The lights are on
Dead Space set a high bar for itself. Though it could have easily ended with a single game, the demand for a sequel became immediately apparent. Sequels aren't always guaranteed success though. Some sequels feel exactly the same, and some drift off in search for greatness, and end up leaving that very greatness they had behind. Dead Space 2 is not one of those games.
The original Dead Space took place on the Ishimura, a massive mining ship. Dead Space 2, on the other hand, takes place on the Sprawl, a massive space station-city, so if you thought the Ishimura had a lot of ground to cover, the Sprawl has even more. The variety of environments is much larger here, along with the color pallet in general. One paticular area will surely please those who have already played the first game.
The graphical makeover does decrease the creepy feel you got when exploring the Ishimura however. There won't be too much to make you hesitant going along your way. That's not to say the scare factor isn't there though. If anything, the less-creepy atmosphere set's you up for such moments as you let your guard down. Enemies will pop out of vents and the ceiling when you least expect it, and Visceral has worked the environments into scaring you as well (such as pipes popping open loudly, ect.).
The controls have been remapped, and though they are not as original as in the first game, they are definitely an improvement. They feel comfortable, and actions such as reloading are more accessible.
Sound on par with the previous game, as the haunting screeches of the Necromorphs return. This time with a much larger cast of killing, morphing alien beast! The number of Necromorph variations has nearly doubled since Dead Space 1, enticing new strategies to take them down. The most efficient being cutting off the limbs.
The weapons again work together with this strategy. This time around Isaac's arsenal is much more capable; not only is he fighting with just mining equipment, but now he has access to more able, military grade weaponry. All the old weapons return, and a good number of new ones have been added in.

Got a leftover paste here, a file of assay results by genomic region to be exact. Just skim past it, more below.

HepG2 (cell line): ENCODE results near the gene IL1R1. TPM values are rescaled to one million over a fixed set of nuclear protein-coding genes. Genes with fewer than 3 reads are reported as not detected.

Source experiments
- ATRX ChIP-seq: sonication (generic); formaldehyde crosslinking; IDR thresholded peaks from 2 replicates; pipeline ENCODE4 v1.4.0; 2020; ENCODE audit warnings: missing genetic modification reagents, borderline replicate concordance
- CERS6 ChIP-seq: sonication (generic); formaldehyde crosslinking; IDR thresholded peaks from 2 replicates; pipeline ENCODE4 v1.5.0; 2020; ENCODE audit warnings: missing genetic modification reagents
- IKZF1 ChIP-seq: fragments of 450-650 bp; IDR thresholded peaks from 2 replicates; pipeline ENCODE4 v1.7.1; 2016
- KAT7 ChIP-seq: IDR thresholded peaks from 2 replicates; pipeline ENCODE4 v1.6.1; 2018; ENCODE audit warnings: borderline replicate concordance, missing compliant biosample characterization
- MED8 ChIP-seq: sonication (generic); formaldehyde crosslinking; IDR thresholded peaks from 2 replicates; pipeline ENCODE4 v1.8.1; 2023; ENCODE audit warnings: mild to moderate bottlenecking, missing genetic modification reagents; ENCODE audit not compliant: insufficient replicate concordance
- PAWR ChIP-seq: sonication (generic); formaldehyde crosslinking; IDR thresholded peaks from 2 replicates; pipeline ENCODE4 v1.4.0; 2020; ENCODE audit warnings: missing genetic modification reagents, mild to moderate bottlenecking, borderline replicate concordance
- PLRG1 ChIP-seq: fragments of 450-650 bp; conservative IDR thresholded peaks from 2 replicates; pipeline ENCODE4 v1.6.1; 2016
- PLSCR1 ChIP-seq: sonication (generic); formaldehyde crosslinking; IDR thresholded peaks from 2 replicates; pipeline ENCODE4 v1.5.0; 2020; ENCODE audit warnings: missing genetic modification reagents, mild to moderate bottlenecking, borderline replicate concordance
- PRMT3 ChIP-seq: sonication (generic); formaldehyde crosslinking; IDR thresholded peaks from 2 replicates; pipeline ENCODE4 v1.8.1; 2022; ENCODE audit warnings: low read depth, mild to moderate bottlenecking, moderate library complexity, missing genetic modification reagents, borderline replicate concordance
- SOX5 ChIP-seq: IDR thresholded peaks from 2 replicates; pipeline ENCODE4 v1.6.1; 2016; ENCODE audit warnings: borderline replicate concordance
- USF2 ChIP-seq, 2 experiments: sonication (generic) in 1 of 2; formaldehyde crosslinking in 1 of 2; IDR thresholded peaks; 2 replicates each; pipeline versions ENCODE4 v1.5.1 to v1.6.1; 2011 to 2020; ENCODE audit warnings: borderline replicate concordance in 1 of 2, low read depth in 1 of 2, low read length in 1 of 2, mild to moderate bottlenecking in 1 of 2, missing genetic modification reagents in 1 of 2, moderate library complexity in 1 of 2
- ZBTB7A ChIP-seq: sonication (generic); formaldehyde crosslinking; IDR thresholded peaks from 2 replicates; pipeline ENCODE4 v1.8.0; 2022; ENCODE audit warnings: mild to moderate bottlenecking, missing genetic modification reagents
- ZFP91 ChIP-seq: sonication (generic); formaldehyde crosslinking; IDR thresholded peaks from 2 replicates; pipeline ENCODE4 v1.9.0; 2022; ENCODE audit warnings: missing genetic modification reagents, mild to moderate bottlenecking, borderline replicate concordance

Dead Space 2 is dressed to impress, and well, it certainly does.
After Isaac's escape from the Ishimura, he's later found by Earth Gov drifting amid space in a crazed state. Next thing Isaac knows, he's waking up in a mental hospital during the middle of yet another Necromorph outbreak. But that's not all; Earth Gov has issued an order for his death, and the Unitologist (religious group that worships the Markers) are attempting to capture him. As if that wasn't enough, Isaac's now seeing things, and he has to find a way to face these delusions.
What? Did I insinuate Isaac having emotions? That's right, Isaac has personality this time around. I can't say it's the character that I would've imagined from the first game, but he fits the role well, and he's grown on me. Cast improvements are found everywhere, not just with Isaac. The characters Isaac interacts with are all more developed, and the story flourishes because of it.
The story is still propelled forward with one problem being presented after another, but now having more motives behind doing them makes it feel less like a chore as it did in Dead Space 1.
Some of the story pieces, particularly involving Isaac's halucinations, do feel a bit generic for a horror story, but it's still a very enticing story that is way more on a personal level than the story that came before it.